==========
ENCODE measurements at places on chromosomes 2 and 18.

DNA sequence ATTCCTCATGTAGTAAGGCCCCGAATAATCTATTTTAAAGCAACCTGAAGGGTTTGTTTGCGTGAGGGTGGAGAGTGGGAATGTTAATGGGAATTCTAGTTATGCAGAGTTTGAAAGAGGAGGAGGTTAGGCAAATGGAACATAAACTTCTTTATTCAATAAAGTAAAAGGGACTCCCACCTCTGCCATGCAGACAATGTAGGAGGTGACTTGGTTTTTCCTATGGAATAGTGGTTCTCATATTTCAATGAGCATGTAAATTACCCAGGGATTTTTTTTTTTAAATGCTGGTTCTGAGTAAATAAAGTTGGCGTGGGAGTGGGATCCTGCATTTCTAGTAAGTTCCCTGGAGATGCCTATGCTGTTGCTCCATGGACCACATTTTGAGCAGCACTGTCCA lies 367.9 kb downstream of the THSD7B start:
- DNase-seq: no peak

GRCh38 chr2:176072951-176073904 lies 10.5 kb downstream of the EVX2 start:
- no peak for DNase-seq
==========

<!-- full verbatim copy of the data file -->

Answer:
ENCODE measurements at places on chromosomes 2 and 18.

DNA sequence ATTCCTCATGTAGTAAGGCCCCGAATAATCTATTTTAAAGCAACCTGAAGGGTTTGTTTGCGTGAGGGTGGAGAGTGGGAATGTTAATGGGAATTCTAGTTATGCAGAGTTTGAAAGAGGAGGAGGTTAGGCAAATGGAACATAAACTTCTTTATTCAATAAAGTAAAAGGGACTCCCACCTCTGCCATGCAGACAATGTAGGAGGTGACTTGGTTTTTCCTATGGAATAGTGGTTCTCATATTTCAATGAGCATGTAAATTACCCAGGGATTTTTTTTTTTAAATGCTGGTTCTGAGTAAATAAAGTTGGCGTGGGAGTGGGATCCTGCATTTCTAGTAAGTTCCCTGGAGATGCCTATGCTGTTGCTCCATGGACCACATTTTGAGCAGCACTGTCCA lies 367.9 kb downstream of the THSD7B start:
- DNase-seq: no peak

GRCh38 chr2:176072951-176073904 lies 10.5 kb downstream of the EVX2 start:
- no peak for DNase-seq